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Climate Change Affects Different U.S. West Coast Fishing Fleets Unequally

February 09, 2024

A new study shows vessels that fish further north will likely experience more dramatic changes.

Closeup of caught groundfish

Climate change is hitting fishermen hard. But it's not hitting all those who depend on the sea for their livelihood the same way.

A new NOAA Fisheries study examined how climate change might affect commercial fishing fleets on the U.S. West Coast. The findings were published recently in the journal PLoS Climate.

Researchers assessed the risk climate change poses to different bottom trawl groundfish fishing fleets in California, Oregon, and Washington.

They combined information about ocean conditions, fishing behavior, and the economy. They wanted to understand how climate change affects different fishing communities. And in turn, they hope this helps us figure out the best ways to help them adapt and thrive in a changing climate.

The research team included members from:

  • NOAA Fisheries
  • University of Washington
  • The Nature Conservancy
  • Oregon Department of Fish and Wildlife
  • Oregon State University
  • Wellesley College
  • Scripps Institution of Oceanography
Conceptual framework for adapting to climate change risk
Conceptual framework to consider coupled social-ecological risk due to climate change.

Location Matters: Northern Fishermen Face More Challenges

The researchers found that West Coast fishermen further north face a double whammy. First, fishermen nearer the poles may be exposed to more rapid changes in ocean climate. Climate models predict that northern ports may experience double the ocean temperature changes of their southern counterparts in the coming decades. Previous work showed that the warmer water pushes many groundfish (e.g., rockfish, sablefish) into cooler waters, forcing northern fishermen to fish much deeper or further offshore.

Second, these northern fishermen often rely more heavily on the specific fish they catch. For example, the researchers found that some northern fishermen are 10 times more economically dependent on groundfish than southern fishermen. Southern fishermen maintain more diverse fishing portfolios or rely more on other species. Northern fishermen will experience waters that warm faster and have fewer options for which species to target, so they are more vulnerable to a changing climate.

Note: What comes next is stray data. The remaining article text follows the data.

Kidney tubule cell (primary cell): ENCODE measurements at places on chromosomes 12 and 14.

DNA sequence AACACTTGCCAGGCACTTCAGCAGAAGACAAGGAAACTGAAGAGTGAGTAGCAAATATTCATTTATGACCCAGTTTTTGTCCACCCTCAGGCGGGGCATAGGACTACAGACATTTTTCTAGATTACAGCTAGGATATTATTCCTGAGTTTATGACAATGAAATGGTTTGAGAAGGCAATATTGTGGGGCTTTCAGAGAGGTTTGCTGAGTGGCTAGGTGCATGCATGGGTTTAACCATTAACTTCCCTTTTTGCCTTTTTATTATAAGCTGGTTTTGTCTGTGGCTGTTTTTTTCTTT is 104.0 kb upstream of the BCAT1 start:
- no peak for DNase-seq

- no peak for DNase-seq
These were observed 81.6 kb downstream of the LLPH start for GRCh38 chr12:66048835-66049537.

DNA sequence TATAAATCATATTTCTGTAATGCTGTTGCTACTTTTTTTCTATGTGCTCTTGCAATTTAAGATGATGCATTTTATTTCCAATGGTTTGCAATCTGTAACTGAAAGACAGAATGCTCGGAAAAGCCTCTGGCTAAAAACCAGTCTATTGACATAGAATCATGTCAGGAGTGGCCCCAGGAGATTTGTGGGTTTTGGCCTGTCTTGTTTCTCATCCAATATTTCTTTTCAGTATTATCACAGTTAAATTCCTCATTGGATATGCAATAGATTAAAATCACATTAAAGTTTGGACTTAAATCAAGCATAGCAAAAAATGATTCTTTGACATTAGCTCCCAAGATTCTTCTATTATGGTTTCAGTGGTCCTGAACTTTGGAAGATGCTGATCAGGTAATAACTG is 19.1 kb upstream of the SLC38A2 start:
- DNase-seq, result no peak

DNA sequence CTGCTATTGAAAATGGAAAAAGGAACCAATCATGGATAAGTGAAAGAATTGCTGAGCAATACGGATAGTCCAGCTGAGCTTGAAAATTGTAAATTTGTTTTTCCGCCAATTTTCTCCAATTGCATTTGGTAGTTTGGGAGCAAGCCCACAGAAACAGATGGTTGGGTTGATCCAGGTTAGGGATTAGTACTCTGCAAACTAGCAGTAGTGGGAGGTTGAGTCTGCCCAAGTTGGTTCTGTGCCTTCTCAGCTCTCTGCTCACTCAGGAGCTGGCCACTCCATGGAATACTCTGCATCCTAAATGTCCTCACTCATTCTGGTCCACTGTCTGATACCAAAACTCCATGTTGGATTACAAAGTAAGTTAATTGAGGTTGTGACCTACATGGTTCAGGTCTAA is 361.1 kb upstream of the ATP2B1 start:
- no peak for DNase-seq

Different Solutions Needed for Different Situations

Climate change affects fishing fleets differently and requires different solutions. The researchers found that encouraging diversification, mobility, and market expansion can help fishing communities cope with climate impacts.

In particular, the researchers compared two adaptation strategies they called: adapting in place and adapting on the move. They note that some fishermen can adapt by catching different fish or moving to new areas, but this isn't always easy.

“We found that adapting to climate change by seeking more distant fishing grounds appears to be better at reducing risk for northern fishing fleets than diversifying fisheries portfolios,” said Jameal Samhouri, the study's lead author. “A key next step is to follow up with direct conversations with fishermen in their communities to determine if these findings ring true for them.”

But it’s often not that simple. The researchers point to a host of other considerations that affect the situation and adaptation strategy. For example, past events and regulations can affect how communities respond to the new challenges posed by climate change. We don’t know whether fishermen are already at their catch diversification and mobility limits.

That’s why the researchers stress that understanding each fishing community's specific risks and vulnerabilities is crucial for developing effective climate adaptation strategies. This research shows that climate change isn't a one-size-fits-all problem. While some fishermen face a rougher ride, understanding these differences is vital for finding the best ways to help them adapt.

Last updated by Northwest Fisheries Science Center on February 09, 2024